Scenery, History & Conservation Value

The DBU’s natural heritage subsidiary will secure 71 mostly large-scale natural heritage sites – over 70,000 hectares in ten German states – for long-term nature conservation. The areas, most of which were formerly used for military purposes, are already owned by DBU Naturerbe GmbH or will be transferred to its ownership.

Most of the land in the first two tranches is located in the new federal states, while the third tranche focuses on the western federal states.

© Norbert Rosing

State Size (number of areas)
Bavaria: around 2,549 hectares (10)
Brandenburg: around 10,100 hectares (4)
Mecklenburg-Western Pomerania: around 13,750 hectares (9)
Lower Saxony: around 4,930 hectares (11)
North Rhine-Westphalia: around 5,498 hectares (11)
Rhineland-Palatinate: around 2,179 hectares (3)
Saxony: around 7,500 hectares (3)
Saxony-Anhalt: around 11,000 hectares (10)
Thuringia: around 6,830 hectares (9)
The special conservation value of these areas lies primarily in their large-scale, undissected nature and relative lack of disturbance, as well as in the often high diversity of sites, structures, and animal and plant species. About half of the DBU’s natural heritage areas cover more than 1,000 hectares, and fixed road and trail networks are limited.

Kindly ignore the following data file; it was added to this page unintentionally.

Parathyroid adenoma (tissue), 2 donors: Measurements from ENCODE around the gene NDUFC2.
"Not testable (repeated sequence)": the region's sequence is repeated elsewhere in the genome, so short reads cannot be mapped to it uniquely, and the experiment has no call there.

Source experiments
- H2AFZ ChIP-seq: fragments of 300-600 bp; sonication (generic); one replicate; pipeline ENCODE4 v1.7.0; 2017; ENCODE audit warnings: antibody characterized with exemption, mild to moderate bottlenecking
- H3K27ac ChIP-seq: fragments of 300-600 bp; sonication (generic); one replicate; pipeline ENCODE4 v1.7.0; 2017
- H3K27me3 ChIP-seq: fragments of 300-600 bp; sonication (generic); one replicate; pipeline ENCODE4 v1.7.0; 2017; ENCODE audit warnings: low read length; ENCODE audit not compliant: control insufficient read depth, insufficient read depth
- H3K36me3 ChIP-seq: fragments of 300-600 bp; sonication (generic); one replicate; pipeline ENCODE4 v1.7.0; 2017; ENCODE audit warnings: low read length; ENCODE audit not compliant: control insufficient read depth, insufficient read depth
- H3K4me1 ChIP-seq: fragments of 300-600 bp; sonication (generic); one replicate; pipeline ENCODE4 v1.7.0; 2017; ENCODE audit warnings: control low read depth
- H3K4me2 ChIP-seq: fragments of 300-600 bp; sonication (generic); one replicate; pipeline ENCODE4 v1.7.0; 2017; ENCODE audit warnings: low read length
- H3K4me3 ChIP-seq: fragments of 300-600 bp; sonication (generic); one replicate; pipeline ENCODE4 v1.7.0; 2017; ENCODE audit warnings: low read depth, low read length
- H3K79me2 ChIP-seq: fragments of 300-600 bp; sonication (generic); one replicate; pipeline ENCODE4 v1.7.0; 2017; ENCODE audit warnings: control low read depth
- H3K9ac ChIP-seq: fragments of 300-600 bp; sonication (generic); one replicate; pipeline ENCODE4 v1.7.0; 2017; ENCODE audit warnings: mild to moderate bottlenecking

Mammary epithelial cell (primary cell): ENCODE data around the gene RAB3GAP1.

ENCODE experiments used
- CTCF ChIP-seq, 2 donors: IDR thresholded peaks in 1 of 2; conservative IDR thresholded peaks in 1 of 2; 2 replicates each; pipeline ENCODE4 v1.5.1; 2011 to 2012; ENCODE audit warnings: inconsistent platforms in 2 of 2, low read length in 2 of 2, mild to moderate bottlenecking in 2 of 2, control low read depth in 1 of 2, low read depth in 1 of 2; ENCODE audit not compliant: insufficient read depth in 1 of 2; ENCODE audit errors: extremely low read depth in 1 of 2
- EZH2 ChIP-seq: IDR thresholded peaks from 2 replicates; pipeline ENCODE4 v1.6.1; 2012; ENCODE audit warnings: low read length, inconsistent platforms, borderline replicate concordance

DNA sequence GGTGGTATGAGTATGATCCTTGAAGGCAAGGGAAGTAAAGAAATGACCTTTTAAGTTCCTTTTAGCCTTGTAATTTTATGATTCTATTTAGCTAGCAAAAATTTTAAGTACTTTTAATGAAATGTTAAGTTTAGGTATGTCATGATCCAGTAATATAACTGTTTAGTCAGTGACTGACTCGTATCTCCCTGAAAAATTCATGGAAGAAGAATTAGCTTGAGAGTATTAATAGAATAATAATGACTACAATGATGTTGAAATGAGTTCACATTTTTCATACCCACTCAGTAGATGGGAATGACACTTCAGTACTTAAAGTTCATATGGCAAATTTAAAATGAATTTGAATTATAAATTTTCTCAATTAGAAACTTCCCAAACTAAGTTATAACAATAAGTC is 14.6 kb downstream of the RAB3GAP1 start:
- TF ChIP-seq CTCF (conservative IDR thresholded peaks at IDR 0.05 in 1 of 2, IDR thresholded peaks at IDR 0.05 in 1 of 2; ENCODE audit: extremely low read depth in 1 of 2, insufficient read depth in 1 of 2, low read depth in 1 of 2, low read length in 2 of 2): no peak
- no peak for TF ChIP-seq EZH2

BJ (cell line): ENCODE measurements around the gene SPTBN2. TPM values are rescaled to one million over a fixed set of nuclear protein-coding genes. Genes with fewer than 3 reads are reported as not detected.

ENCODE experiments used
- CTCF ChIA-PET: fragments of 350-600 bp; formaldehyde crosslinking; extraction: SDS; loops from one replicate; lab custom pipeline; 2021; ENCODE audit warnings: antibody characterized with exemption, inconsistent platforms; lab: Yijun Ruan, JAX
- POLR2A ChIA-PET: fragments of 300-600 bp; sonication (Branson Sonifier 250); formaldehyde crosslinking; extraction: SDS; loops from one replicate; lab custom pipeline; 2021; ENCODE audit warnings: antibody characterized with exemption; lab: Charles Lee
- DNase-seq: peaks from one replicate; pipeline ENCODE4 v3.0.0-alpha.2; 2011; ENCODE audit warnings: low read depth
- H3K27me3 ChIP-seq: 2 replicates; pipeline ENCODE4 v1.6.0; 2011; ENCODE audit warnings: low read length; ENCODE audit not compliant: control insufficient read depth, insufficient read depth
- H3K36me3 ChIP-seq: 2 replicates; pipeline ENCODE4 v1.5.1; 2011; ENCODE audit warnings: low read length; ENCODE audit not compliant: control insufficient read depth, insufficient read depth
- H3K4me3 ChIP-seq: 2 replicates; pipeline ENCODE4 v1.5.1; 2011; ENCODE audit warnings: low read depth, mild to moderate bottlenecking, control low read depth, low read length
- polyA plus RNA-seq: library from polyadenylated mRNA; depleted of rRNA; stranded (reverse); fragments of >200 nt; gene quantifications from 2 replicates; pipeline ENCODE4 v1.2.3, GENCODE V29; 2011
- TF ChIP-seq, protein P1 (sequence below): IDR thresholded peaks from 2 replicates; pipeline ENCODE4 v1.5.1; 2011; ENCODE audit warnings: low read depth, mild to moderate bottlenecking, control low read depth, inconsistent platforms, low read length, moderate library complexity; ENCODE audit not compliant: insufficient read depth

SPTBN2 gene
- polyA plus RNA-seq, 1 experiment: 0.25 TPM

Large open areas were created during the spatially and temporally limited military training operations.

These extreme sites provide valuable refuges for endangered species, such as the hoopoe, and rare plant communities, such as the silver grassland. They are therefore often designated as protected areas at European level.

In contrast, the surrounding areas of the natural heritage sites, which are hardly disturbed by exercise operations, offer near-natural habitats with forests and wetlands for species that require a great deal of space and rest, such as the white-tailed eagle or wolf.

Although pine stands that are poor in structure and species currently predominate, in the long term these will be converted to extensive wilderness areas. Wetlands are also being restored to their most pristine condition.

Image source: © Norbert Rosing